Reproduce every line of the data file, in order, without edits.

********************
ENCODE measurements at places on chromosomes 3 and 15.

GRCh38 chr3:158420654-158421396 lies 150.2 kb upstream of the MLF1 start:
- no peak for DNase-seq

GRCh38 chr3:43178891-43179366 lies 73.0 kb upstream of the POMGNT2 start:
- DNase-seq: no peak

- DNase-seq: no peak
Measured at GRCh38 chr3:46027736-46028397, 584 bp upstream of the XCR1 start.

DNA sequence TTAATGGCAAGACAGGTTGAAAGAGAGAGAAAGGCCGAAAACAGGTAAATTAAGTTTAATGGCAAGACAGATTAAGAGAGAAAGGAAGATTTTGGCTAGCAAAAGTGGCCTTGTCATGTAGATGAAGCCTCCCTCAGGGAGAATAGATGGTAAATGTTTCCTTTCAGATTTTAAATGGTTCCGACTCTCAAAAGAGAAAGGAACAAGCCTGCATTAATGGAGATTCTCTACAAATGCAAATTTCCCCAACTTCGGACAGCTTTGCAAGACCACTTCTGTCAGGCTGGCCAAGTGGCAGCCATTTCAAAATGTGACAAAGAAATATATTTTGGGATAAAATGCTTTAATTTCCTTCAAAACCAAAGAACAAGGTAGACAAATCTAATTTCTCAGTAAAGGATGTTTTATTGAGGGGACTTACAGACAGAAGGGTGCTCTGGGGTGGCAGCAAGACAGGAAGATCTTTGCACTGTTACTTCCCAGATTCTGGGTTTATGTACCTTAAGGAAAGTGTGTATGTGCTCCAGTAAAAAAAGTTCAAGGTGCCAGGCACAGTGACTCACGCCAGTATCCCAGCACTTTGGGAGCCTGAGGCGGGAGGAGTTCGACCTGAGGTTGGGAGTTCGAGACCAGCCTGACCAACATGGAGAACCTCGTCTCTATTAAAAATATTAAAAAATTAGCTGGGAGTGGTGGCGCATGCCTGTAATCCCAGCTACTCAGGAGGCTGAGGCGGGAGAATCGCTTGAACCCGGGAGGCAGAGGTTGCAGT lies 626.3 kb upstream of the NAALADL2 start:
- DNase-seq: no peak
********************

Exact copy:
ENCODE measurements at places on chromosomes 3 and 15.

GRCh38 chr3:158420654-158421396 lies 150.2 kb upstream of the MLF1 start:
- no peak for DNase-seq

GRCh38 chr3:43178891-43179366 lies 73.0 kb upstream of the POMGNT2 start:
- DNase-seq: no peak

- DNase-seq: no peak
Measured at GRCh38 chr3:46027736-46028397, 584 bp upstream of the XCR1 start.

DNA sequence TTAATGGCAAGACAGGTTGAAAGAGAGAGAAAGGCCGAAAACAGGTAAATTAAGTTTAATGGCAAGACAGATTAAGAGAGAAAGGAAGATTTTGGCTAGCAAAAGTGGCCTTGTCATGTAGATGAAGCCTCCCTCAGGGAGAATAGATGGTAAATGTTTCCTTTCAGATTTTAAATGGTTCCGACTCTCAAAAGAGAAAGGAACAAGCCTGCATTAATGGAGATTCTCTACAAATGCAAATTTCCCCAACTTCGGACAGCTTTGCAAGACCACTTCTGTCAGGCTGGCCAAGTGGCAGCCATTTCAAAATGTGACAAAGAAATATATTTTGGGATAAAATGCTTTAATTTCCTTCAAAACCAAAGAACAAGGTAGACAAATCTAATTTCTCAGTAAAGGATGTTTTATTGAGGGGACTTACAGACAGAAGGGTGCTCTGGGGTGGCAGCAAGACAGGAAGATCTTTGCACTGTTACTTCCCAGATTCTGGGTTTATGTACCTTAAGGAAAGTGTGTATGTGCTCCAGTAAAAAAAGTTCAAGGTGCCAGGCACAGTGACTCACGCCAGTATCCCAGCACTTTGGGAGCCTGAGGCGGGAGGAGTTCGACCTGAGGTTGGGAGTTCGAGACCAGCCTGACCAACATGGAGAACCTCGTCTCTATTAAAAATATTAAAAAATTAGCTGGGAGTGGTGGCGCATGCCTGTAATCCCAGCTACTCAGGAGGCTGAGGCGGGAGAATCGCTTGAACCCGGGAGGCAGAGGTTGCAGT lies 626.3 kb upstream of the NAALADL2 start:
- DNase-seq: no peak